Something Old Something New

Discussion in 'Introduce Yourself' started by Dan67, Jun 23, 2009.

  1. Dan67

    Dan67 New Member

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    She's not pretty or finished, but she's fun to ride. She's a 1950 Stratoliner, with other an 80cc motor and other misc. additions. I'm pretty happy with how she turned out, especially done on the cheap. I really need some ideas on a number of topics from sound dampening to brakes and front suspension. Hopefully this site will answer some of these questions.

    Dan
     

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  2. Bikeguy Joe

    Bikeguy Joe Godfather of Motorized Bicycles

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    Sound dampening- Cover the gear cover with a mouse pad. Medium rubber chunks between the fins. If you really want to go crazy, make a large volume airbox for the air filter, most of the sound you hear is intake, not exhaust.
     
  3. Bikeguy Joe

    Bikeguy Joe Godfather of Motorized Bicycles

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    Nice clean bike, BTW.
     
  4. wheelbender6

    wheelbender6 Active Member

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    Welcome to the forum. Love to see the vintage bikes.
     
  5. Dan67

    Dan67 New Member

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    The noise I want to diminish occurs when the clutch is released, but I'm not accelerating the throttle. Basically when I'm coasting. It's a whining, screeching sound that goes away when I accelerate. Thanks. Dan
     
  6. Dan67

    Dan67 New Member

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    By the way for all you fathers out there, my 14 year old got to be the first to get her to turn over. The smile on his face was priceless. Happened this past Sunday, Fathers Day. Anything that brings a parent closer to his teenage son or daughter is well worth a toast and a cheer!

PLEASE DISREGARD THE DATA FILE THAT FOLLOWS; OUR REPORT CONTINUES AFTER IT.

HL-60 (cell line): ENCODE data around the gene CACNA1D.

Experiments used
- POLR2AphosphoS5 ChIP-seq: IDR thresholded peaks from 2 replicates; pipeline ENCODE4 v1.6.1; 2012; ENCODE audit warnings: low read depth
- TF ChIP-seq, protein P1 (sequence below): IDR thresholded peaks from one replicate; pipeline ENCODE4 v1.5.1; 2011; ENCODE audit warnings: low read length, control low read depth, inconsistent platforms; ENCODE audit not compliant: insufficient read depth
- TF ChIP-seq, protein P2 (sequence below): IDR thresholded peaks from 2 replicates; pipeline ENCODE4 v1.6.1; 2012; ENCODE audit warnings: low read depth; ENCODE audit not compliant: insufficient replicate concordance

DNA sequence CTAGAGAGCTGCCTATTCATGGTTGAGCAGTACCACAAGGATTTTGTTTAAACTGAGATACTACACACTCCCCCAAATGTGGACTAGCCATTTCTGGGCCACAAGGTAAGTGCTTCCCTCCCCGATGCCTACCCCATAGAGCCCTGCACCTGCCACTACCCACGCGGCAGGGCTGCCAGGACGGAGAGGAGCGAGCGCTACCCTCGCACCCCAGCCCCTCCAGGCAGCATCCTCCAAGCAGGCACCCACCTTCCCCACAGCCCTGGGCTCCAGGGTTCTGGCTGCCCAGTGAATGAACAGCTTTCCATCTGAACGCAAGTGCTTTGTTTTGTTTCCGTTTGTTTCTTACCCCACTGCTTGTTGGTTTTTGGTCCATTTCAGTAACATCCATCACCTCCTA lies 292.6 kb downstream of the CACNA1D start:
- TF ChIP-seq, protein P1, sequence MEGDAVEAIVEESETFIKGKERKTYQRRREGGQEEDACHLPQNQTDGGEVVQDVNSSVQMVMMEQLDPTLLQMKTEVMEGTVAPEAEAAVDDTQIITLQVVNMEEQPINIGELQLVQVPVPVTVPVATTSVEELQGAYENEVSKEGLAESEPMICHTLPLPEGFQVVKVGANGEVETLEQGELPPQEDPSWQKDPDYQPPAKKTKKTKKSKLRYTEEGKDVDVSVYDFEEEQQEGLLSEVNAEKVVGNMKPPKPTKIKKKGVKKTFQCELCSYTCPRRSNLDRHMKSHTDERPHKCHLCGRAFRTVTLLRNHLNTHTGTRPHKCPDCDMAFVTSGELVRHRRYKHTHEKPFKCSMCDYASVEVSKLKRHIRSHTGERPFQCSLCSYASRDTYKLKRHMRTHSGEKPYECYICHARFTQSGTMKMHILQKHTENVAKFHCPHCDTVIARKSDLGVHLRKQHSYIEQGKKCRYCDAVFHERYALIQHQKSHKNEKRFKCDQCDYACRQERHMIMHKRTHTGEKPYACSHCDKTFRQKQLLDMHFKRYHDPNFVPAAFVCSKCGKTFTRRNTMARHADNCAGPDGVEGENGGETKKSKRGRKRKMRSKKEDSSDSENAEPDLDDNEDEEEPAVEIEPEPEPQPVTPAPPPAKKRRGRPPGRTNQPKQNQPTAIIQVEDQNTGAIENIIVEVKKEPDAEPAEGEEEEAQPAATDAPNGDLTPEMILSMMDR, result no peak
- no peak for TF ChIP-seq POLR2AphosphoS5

Now if he'll only let me ride it!
     
  7. Bikeguy Joe

    Bikeguy Joe Godfather of Motorized Bicycles

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    Grease the gears, and use the mousepad.
     
  8. Dan67

    Dan67 New Member

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    Engine gets really hot really fast. May be normal I don't know or have anything to compare to. Runs great. THis old bike is quite heavy, may be a factor. I'm tentetive to open the throttle wide. Any words of wisdom regarding the heat?
     
  9. Dave31

    Dave31 Moderator
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    I'd pull the plug out and check out the color to make sure you are not running to lean. You might also want to spray some wd-40 around the manifold where it mounts to the cylinder and where the carb mounts to the manifold while it's running to see if you have any vacuum leaks. If the RPM changes you most likely have a vacuum leak and the motor could be running lean.
     
  10. Bikeguy Joe